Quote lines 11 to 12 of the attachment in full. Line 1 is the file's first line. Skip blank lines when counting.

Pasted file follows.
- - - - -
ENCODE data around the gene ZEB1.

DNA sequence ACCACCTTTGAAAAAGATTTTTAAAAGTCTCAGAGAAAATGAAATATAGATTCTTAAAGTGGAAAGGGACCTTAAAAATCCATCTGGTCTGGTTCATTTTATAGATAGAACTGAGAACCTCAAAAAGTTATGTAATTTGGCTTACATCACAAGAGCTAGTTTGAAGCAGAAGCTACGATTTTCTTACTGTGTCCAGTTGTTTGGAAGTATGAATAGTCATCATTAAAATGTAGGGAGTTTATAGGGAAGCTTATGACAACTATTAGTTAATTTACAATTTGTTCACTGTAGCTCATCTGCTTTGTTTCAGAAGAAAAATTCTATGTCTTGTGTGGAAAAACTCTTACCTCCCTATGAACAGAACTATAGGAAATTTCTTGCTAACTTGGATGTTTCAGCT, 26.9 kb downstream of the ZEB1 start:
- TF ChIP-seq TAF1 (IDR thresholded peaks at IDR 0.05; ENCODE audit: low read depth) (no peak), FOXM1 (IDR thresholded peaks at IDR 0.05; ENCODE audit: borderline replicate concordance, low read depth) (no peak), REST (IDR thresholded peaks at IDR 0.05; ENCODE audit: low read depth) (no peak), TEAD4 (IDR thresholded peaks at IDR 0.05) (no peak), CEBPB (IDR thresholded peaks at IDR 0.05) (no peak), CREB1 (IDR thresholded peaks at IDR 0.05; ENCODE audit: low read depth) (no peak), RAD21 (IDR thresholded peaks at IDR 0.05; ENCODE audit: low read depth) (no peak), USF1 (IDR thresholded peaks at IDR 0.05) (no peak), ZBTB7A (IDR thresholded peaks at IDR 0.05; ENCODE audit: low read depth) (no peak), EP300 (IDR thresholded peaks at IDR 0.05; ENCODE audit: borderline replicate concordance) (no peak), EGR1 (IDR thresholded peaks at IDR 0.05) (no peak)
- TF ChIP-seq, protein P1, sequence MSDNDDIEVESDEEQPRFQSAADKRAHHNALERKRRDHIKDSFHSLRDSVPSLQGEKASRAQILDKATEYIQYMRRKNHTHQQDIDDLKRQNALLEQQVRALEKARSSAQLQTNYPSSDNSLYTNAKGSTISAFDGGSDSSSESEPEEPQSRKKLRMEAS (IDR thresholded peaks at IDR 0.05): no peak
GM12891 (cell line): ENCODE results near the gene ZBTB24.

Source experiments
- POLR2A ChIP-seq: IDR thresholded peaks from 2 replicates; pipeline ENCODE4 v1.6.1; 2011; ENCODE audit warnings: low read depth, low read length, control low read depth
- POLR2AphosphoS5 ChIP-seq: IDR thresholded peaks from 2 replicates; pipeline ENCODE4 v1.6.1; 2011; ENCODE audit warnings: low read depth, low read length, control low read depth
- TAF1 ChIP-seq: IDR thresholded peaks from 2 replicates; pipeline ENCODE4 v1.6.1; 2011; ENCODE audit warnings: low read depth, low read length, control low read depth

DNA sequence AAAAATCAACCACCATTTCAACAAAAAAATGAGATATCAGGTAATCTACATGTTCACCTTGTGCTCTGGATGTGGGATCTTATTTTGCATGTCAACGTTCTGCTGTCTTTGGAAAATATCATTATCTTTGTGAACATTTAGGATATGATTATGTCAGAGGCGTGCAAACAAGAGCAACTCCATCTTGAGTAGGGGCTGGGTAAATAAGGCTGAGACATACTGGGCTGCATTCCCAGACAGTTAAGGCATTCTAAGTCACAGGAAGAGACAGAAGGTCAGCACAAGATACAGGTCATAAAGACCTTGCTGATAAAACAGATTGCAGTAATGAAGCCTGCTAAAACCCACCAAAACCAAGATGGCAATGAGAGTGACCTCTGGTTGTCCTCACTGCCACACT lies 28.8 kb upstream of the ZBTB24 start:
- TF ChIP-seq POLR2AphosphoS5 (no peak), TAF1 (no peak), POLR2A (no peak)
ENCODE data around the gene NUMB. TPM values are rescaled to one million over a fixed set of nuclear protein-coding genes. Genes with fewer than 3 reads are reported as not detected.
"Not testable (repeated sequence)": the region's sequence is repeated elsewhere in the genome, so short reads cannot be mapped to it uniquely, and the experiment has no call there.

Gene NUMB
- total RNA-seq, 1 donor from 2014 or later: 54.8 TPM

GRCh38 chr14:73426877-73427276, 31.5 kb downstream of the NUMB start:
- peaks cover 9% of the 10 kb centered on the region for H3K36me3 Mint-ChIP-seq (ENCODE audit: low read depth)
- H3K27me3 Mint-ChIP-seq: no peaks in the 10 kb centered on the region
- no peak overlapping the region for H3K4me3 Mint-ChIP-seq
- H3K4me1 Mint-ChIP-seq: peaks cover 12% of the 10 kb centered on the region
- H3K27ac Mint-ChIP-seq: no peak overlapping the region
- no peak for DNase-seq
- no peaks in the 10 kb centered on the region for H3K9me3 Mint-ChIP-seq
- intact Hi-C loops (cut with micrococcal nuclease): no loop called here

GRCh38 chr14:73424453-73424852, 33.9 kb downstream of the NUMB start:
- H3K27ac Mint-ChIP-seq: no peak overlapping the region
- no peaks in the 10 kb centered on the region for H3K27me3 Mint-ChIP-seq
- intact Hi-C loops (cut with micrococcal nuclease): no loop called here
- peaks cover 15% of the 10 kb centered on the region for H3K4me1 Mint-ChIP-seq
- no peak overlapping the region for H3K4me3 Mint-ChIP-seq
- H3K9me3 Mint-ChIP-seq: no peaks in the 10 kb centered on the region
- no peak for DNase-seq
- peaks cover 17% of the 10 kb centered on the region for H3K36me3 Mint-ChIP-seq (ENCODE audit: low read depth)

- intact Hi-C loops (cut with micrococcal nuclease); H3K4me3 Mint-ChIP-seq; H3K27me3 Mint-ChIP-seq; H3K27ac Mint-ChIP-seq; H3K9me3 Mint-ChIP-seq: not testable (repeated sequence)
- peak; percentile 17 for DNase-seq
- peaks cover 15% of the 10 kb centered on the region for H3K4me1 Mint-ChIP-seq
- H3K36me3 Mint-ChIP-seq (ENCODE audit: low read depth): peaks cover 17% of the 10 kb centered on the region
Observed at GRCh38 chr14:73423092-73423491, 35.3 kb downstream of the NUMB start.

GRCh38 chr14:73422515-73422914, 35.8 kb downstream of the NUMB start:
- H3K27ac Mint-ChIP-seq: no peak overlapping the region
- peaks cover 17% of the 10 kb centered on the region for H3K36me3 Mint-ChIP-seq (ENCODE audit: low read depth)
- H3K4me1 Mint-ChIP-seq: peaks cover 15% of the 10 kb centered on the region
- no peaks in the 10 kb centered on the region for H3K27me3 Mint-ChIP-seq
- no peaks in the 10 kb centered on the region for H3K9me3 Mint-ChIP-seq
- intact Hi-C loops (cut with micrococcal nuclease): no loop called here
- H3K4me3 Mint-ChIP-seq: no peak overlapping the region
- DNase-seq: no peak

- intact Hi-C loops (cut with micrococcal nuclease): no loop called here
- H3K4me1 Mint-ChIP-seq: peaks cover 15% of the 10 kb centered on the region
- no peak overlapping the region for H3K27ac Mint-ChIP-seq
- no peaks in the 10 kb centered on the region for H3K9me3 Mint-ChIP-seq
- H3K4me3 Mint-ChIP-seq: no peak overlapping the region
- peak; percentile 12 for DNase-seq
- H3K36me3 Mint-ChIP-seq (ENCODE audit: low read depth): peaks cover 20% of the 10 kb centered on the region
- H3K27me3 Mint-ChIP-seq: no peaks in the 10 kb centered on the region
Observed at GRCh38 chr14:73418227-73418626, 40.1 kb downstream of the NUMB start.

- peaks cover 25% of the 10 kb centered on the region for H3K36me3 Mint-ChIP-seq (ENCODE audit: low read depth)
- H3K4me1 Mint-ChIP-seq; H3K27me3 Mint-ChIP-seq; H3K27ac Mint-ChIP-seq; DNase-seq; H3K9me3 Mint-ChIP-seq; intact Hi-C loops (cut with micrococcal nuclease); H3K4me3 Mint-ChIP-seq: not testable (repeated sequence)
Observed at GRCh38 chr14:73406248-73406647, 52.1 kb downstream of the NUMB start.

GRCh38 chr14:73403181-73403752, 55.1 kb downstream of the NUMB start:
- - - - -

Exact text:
- TF ChIP-seq POLR2AphosphoS5 (no peak), TAF1 (no peak), POLR2A (no peak)
ENCODE data around the gene NUMB. TPM values are rescaled to one million over a fixed set of nuclear protein-coding genes. Genes with fewer than 3 reads are reported as not detected.